Get involved! Send your photos, video, news & views by texting DN NEWS to 80360 or e-mail us
Dudley thespians bring poignant drama to life
DUDLEY Little Theatre thespians brought poignant drama to Netherton Arts Centre once more when they staged Tennessee Williams' classic The Glass Menagerie.
Society stalwart Frank Martino transferred the subtlety and believability he has shown on stage as an actor to the role of director to bring to life a credible and moving production about an American family living in 1930s St Louis as they try to escape the constraints of their dreary lives.
Rebecca Clee held the play together as demanding yet loving single mother Amanda Wingfield who pins her hopes on finding a husband for her crippled and painfully shy daughter Laura.
Her stage presence was strong and she brought to life wonderfully the essence of the character of the social darling turned abandoned wife - although her deep southern accent wavered a little.
David Hutchins also played a key role in holding the piece together as the narrator Tom Wingfield who recalls events leading up to his departure from St Louis.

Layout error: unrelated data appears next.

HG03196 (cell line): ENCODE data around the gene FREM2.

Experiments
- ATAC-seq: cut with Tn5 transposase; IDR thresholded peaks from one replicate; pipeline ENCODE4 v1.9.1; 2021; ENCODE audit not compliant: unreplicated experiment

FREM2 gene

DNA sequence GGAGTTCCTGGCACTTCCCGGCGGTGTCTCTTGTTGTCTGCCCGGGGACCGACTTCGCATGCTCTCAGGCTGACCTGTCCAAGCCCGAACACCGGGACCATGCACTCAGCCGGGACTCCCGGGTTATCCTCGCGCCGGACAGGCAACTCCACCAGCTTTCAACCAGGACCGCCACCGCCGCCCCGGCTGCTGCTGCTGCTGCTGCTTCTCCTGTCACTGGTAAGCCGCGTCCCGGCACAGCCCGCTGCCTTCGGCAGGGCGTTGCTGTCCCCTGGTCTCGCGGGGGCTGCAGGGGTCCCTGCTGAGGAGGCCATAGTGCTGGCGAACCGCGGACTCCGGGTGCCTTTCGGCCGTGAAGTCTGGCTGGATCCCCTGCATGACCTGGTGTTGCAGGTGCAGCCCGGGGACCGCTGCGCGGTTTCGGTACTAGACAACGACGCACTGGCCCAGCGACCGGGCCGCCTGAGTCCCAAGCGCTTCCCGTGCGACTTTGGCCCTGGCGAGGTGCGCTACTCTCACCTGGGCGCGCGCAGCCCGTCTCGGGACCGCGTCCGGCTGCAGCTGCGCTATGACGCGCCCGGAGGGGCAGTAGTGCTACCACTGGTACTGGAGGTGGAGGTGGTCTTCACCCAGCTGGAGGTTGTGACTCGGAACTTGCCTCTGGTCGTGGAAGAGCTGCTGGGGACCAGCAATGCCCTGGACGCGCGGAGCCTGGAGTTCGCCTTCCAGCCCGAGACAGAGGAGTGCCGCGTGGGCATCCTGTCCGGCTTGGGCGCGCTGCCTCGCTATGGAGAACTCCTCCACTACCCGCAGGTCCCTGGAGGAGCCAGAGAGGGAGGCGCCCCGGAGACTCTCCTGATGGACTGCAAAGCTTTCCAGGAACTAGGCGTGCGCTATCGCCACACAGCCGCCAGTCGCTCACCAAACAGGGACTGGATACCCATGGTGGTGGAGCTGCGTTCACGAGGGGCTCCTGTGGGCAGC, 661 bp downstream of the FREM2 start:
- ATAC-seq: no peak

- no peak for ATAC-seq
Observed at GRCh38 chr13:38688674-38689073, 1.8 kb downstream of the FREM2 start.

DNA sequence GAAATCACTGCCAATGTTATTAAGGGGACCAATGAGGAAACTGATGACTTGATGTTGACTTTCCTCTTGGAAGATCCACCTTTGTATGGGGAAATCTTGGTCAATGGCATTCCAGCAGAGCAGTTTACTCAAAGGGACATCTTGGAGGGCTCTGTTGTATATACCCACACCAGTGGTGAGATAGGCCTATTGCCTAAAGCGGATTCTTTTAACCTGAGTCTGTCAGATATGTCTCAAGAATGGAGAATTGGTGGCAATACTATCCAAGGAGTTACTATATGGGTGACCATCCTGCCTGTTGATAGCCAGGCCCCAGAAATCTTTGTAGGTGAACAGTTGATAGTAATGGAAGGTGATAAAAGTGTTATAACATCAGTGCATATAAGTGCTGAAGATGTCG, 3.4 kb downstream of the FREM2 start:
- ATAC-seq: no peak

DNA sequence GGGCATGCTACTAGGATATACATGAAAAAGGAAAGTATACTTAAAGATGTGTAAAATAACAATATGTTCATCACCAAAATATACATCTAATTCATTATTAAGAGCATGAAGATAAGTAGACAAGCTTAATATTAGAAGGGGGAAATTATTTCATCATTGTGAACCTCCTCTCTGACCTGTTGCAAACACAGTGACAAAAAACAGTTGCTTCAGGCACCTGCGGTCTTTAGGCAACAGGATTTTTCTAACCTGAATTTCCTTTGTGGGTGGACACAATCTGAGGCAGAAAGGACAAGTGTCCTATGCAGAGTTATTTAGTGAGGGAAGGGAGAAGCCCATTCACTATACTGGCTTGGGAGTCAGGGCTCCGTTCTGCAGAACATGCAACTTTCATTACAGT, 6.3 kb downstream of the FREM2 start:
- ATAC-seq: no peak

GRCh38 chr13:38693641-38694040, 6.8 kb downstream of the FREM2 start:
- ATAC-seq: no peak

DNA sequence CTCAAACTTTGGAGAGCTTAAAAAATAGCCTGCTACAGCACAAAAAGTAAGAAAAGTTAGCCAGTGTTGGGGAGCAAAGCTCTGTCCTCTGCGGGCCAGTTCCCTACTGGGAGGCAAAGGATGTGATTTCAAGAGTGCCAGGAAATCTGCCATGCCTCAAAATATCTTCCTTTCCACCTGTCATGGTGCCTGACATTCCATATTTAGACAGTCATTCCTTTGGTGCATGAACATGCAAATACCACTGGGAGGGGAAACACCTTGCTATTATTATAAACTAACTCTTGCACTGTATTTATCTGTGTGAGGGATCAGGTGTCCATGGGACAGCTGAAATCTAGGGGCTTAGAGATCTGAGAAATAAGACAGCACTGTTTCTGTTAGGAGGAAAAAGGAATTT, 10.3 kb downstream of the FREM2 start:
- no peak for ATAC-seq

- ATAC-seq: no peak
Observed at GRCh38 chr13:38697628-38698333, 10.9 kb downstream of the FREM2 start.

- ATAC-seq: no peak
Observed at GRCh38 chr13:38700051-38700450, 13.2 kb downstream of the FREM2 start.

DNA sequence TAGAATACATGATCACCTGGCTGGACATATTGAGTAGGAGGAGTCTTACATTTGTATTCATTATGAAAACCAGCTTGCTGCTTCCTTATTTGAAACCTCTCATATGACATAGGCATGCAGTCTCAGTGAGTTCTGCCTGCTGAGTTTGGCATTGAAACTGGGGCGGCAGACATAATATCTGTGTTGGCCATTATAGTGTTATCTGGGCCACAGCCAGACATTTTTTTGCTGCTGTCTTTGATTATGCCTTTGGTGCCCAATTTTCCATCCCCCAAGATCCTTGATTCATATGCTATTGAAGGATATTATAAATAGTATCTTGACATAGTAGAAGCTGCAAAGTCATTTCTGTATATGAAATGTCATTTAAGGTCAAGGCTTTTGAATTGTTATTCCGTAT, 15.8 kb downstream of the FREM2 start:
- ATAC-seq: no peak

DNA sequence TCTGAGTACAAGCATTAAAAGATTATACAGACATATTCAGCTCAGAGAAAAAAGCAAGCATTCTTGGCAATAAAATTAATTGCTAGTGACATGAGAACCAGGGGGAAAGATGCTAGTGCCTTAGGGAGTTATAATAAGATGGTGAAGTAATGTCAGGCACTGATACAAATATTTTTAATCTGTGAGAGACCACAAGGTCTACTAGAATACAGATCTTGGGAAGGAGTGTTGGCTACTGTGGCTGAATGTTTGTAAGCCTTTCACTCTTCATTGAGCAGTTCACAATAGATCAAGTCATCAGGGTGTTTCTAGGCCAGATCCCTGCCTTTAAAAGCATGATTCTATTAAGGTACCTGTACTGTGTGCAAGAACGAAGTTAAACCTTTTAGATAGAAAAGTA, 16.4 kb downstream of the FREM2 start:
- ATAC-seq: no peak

Never one to disappoint - Hutchins put in a star turn as warehouse worker Tom who aspires to be a poet and to experience adventure that is a far cry from his imprisoning life supporting his dependent mother and sister.
His performance was, as ever, captivatingly believable, including his American accent - and his timing and delivery of some the play's humorous moments was spot on.
Gina Lovell was equally enchanting as Tom's excruciatingly withdrawn sister Laura who walks with a leg brace and who, unable to face the world outside, spends most of her time polishing her collection of glass animals.
Her soft southern accent was impeccable and her realistic depiction of the character's fragility was a delight to watch.
While in a contrast to previous comedy roles - James Silvers evoked real poignancy as Tom's friend Jim O'Connor, the gentleman caller whom Amanda Wingfield has set her sights on as a match for Laura.
Barely attempting what can be a tricky accent to perfect, he instead seemed to concentrate more on creating some really heartfelt moments in the scenes in which his upbeat character attempts to instil a little self-confidence in lonely Laura.
A suitably realistic and functional set, sound effects and lovely live piano music arranged and performed by Teresa Lucas also added to the atmosphere of this charming production.
Comments are closed on this article.